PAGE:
If you have ever used a database, e-book, or e-journal from off campus, chances are that one of Stanford Libraries' proxy servers unlocked the door. A proxy server identifies you as a licensed Stanford user when you are off campus (or not using the Stanford network for other reasons). We currently use two proxy servers: APC, or Automatic Proxy Configuration, which requires users to set up their browser, and EZproxy, which works by adding a special prefix in front of the resource URL. For many years, we relied on APC as our main method of providing remote access.
Stanford Libraries Blog
Among the rare materials held in the East Asia Library's special collections, the Tao Pai-chuan papers are a unique resource for studying Taiwanese history and politics. Tao Pai-chuan 陶百川 (1901 - 2002) was a scholar and politician who served as an advisor to several prominent figures in the Republic of China government, including the presidents Chiang Ching-kuo and Lee Teng-hui. In 2010, his family donated a number of his personal documents and a set of his collected writings to the Stanford East Asia Library.
It is with a tinge of sadness that I announce the retirement of Josie Flores. After 47 years of service to Stanford Libraries, Josie will be leaving the tedious world of books, serials, and government documents to spend more time with her extended family in Cuba, Miami, and Las Vegas. When she is not out dancing, she will likely be found cooking family favorites and possibly (probably!) keeping her floors extra clean.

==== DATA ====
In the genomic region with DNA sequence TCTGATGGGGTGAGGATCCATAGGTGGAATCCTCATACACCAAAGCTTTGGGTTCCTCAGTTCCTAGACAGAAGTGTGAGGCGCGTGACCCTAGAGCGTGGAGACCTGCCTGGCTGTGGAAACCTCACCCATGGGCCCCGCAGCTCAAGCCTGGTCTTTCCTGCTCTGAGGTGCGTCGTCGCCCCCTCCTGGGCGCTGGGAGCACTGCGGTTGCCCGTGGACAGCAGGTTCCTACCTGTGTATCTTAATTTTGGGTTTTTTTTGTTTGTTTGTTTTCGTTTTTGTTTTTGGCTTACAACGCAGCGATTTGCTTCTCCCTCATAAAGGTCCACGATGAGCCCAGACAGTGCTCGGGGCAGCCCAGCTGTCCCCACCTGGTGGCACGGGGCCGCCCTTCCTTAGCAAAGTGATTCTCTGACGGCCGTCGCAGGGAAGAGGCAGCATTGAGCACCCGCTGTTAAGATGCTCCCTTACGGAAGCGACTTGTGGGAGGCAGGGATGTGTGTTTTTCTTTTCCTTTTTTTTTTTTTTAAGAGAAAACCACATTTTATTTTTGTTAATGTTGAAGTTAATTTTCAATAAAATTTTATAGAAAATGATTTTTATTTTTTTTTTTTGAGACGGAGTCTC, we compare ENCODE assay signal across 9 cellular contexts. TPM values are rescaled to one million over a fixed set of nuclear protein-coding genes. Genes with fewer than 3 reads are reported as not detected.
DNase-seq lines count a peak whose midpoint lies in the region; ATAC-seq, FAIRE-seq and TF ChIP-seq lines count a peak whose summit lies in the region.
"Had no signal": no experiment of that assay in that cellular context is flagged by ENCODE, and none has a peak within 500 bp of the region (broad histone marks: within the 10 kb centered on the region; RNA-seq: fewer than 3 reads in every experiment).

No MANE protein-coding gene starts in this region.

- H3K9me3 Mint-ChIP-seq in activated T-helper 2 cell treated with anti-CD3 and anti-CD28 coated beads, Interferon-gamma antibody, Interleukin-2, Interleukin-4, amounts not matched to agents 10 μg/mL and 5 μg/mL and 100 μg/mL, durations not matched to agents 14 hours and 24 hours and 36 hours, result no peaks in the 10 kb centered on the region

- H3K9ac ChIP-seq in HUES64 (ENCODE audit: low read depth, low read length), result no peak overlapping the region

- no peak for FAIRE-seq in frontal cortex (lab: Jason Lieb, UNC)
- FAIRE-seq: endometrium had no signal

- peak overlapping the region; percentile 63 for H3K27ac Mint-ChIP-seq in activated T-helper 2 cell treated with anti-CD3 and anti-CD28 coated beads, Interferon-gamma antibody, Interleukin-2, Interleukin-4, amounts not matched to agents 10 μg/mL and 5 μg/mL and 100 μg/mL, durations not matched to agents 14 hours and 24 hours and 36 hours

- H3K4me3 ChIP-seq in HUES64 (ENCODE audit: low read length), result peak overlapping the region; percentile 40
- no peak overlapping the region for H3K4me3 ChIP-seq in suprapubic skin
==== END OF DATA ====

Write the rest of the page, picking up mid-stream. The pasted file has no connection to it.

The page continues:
In 2015 when I applied for a grant from the Freeman Spogli Institute (FSI) to initiate a web archiving program, I viewed our project from a theoretical perspective. While in the past we might collect ephemera, such as letters, small-run newsprints, or underground comics, these type of critical sources of information are now produced in the format of online websites, which are created, updated, deleted with a previously unknown speed. In order for future scholars to have access to this kind of primary resource, I thought that it was academically important to preserve online conversations t
On May 30, 2017, the East Asia Library hosted a public discussion entitled "Reflections on American Sinology and Sinologists," featuring author Susan Chan Egan and Dr. Ronald Egan, Chair and Professor in the Department of East Asian Languages and Cultures.
I am excited to announce that the library has recently acquired access to all 16 modules of EPWRF's (Economic and Political Weekly Research Foundation) India Time Series, which provides data on India's economic indicators. The website is user-friendly and while there is some overlap with Indiastat there is also significant data that is unique to EPWRF. You can access more than 30,000 variables through the library record found here: https://searchworks.stanford.edu/view/12087106
The following titles have been added to the Music Library Reference Room. In no particular order:
It was my distinct pleasure to offer a window into Stanford Libraries’ rare music collections to students in the “Why Music Matters” course from the Stanford Pre-Collegiate Summer Institute, and performers in the St. Lawrence String Quartet’s Chamber Music Course. We gathered in Special Collections for an up-close examination of manuscripts and early print materials, dating from 1942 (Irving Berlin’s White Christmas) all the way back to the 12th century (a sacred chant fragment).